"Stem cell transplantation seems to stop and, in some cases, undo neurological damage in people with multiple sclerosis, a small study shows.
The trial involved just 21 patients, but a larger, randomized trial is under way in the United States, Canada and Brazil.
"This is the first trial for any phase of MS, whether early or later, of any therapy anywhere that has shown reversal of neurological disability," said study author Dr. Richard K. Burt, chief of the division of immunotherapy at the Northwestern University Feinberg School of Medicine in Chicago.
The technique used in this study, autologous non-myeloablative hemopoietic stem cell transplantation, "resets" the immune system and is already used for secondary-progressive MS.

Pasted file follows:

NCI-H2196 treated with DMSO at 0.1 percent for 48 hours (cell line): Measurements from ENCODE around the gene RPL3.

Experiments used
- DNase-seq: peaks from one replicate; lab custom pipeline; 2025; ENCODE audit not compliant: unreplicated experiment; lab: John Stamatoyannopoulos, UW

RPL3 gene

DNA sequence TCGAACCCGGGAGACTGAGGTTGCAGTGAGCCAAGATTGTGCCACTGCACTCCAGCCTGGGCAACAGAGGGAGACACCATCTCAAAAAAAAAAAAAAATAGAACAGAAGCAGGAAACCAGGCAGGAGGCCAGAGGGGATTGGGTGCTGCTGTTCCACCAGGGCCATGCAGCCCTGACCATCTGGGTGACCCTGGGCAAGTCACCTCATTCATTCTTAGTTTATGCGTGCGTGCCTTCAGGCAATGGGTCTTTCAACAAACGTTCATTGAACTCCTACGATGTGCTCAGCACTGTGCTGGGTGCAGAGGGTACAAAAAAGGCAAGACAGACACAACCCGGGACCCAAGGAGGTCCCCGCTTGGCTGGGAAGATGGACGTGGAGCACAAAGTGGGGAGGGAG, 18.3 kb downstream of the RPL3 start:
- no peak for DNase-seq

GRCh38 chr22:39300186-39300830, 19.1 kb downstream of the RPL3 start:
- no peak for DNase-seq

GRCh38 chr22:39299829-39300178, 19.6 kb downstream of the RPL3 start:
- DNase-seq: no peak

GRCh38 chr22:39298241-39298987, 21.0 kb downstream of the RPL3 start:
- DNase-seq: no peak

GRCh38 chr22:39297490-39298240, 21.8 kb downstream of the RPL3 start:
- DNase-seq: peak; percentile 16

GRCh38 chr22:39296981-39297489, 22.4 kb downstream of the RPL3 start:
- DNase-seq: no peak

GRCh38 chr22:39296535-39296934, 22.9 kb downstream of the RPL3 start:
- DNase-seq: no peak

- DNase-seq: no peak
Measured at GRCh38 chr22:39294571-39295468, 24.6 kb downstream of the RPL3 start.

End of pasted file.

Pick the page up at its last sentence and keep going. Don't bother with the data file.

"This has primarily been used over the last 10 to 15 years in progressive MS patients, people who are doing terribly, and we have nothing to offer them," O'Looney explained. "There have been some fatalities associated with this aggressive protocol."
And success was limited.
But, for the new study, researchers tweaked the technique and moved it to relapse-remitting patients who were younger than in previous studies.
"This is a safer approach, and we do it earlier in the disease because people have less disability so it's safer again," Burt said.